Saturday, April 23, 2005

Book Review: The Art of Intrustion (Mitnick & Simon)

The Art of Intrusion is a book written by a convicted cracker who has solicited stories from other crackers so that he can tell them through this book. Kevin Mitnick has made quite a name for himself through the crimes that he committed and the sentence that he received. The Art of Intrusion is a book designed for the "not so technically inclined" who want to know how crackers feel and work.

Throughout The Art of Intrusion, Mitnick relates unfounded but convincing stories of cracking performed by others. With each event, Mitnick related how to prevent the attack and how to fix the problem before it begins. Mitnick does not reveal any new information in this book that any security professional worth their salt does not already know. Mitnick's style of story-telling almost feels like he wants to be writing a technical document but doesn't make it there which results in a book which is awkward to read and not very interesting until the last two chapters. I had to convince myself to keep reading in hopes of finding out something new.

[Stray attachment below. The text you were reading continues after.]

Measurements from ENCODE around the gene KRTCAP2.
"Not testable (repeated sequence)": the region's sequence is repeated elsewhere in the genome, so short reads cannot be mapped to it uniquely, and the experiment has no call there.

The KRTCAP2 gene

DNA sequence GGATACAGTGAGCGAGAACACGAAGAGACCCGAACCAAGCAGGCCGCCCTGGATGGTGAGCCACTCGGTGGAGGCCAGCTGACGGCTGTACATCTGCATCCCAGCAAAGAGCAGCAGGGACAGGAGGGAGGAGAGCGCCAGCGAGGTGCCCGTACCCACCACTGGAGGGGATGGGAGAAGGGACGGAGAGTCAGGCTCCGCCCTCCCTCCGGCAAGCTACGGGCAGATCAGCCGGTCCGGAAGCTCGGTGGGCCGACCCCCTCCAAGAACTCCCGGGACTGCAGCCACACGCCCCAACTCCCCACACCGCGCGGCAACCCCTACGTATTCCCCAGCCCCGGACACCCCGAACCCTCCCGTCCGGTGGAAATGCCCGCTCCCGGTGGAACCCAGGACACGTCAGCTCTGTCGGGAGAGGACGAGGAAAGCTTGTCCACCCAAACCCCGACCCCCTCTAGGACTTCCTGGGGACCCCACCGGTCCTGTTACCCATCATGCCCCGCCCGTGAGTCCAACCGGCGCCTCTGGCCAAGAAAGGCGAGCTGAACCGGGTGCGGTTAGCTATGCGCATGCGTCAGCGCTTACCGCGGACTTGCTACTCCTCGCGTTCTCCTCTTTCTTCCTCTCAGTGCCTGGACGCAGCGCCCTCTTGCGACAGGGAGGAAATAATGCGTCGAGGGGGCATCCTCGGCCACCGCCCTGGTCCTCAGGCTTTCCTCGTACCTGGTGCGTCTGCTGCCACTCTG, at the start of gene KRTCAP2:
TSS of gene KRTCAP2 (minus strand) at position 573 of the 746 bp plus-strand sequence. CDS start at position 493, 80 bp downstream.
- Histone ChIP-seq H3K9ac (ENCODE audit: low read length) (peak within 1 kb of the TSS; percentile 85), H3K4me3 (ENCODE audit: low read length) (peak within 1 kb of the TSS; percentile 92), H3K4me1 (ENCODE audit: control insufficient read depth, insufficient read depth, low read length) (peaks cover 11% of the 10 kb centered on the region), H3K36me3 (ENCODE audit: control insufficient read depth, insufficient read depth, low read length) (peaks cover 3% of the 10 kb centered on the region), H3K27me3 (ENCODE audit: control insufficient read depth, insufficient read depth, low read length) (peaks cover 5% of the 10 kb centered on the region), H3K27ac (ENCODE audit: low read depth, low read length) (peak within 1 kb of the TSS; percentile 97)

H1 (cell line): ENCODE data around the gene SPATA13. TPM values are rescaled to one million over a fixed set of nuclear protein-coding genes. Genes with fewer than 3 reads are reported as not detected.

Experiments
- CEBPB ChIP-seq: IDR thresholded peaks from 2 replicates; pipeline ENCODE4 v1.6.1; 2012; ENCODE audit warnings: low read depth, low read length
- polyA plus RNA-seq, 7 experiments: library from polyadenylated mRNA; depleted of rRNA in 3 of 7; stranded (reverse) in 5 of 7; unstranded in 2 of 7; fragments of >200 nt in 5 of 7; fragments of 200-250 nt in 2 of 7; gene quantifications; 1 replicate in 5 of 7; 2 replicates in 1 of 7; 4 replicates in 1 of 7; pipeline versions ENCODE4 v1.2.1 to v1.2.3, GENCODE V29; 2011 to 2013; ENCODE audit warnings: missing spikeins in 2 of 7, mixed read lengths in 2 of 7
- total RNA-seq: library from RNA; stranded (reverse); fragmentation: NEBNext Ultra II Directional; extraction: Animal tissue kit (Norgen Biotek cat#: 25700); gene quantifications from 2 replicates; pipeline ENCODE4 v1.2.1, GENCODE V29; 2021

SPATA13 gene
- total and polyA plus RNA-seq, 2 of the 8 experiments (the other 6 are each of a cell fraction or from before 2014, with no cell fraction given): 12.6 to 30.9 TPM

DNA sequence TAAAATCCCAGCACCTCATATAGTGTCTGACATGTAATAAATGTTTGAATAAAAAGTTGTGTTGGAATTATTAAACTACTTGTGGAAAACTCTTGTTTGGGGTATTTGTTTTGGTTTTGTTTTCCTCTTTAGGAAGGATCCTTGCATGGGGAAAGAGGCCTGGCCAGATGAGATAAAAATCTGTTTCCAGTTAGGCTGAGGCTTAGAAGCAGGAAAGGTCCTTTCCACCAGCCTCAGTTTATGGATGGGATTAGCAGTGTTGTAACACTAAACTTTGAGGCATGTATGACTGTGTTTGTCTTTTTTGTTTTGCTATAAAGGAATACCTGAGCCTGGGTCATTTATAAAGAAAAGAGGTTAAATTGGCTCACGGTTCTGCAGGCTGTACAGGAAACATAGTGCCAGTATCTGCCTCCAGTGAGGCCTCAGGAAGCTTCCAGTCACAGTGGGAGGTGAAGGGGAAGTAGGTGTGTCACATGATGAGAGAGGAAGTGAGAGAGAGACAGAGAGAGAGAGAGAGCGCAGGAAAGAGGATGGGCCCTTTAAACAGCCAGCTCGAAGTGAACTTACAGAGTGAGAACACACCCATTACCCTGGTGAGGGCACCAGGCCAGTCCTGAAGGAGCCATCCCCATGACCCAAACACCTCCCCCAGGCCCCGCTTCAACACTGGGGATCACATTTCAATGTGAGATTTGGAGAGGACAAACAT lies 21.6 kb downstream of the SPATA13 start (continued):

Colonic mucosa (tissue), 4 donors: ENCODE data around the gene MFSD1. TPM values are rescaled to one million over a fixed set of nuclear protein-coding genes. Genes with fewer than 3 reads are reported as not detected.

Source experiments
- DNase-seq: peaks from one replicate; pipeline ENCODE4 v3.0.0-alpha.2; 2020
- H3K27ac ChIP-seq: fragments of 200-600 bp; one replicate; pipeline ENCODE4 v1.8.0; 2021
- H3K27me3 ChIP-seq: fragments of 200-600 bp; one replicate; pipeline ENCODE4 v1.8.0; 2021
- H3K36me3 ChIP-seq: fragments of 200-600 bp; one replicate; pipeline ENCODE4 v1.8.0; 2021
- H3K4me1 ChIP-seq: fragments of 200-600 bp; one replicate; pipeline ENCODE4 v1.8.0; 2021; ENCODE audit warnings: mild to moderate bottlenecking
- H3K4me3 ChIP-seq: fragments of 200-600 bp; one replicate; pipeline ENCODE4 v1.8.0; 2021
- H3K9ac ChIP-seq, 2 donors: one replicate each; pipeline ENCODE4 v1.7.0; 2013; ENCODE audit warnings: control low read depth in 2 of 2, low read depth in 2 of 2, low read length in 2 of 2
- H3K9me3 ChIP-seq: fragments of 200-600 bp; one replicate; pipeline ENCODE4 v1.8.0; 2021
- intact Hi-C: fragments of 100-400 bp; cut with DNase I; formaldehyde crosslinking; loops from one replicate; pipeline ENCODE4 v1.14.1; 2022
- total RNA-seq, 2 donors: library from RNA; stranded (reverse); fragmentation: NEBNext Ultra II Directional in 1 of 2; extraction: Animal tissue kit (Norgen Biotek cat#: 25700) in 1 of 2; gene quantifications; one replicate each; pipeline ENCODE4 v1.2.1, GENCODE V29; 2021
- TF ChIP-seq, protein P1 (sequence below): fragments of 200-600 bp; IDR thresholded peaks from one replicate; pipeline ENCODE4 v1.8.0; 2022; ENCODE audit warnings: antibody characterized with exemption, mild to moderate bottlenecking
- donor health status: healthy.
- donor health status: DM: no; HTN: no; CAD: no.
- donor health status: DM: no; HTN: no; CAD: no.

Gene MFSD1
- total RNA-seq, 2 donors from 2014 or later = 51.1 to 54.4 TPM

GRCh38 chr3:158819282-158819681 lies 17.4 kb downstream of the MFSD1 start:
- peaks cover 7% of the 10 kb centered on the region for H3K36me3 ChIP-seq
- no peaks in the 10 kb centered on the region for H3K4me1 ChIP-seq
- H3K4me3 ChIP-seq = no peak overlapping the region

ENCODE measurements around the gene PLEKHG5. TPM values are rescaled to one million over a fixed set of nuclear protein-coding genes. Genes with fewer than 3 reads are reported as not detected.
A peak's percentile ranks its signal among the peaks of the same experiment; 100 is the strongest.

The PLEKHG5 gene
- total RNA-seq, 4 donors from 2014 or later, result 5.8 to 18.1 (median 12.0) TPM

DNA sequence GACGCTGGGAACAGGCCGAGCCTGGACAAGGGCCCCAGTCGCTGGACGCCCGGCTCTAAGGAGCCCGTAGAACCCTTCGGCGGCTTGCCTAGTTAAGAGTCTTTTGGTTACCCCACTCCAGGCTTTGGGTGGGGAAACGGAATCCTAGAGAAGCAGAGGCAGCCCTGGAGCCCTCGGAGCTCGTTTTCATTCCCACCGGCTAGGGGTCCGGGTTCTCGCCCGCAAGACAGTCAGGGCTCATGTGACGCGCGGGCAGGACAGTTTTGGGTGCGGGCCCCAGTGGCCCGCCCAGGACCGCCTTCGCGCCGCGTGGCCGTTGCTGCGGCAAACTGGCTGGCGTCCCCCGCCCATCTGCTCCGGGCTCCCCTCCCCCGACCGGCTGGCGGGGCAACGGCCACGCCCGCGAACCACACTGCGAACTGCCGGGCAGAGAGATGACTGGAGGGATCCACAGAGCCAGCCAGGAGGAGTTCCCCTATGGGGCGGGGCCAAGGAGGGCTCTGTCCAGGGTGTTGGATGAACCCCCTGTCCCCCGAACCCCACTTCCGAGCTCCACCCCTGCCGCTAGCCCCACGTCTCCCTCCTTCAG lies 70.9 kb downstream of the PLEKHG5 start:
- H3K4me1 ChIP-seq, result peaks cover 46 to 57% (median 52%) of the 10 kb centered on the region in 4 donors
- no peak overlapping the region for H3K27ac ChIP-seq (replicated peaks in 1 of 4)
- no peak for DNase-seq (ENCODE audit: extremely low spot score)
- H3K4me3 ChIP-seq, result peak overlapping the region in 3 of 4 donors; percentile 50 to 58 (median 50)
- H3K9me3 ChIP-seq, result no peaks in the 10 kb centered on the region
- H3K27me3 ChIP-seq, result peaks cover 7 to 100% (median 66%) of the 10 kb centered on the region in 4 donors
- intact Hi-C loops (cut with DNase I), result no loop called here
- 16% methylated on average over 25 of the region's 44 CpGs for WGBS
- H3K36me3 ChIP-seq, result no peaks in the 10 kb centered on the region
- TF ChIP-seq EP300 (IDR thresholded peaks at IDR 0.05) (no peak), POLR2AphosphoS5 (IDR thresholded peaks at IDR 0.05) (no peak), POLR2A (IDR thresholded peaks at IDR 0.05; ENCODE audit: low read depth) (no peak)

The biggest complaint that I have about this book is that Mitnick is continually trying to convince the reader that crackers are doing society a favor by exploiting vulnerable systems and that all of the really good security consultants were once [or still are] black-hat crackers. Mitnick and others who commit cyber crimes evidently believe that they should not be punished if they report the crime to the party who their crime effects -- even though malicious activity has occurred. If the crime is committed, the consequences should be faced.

I do not recommend this book.

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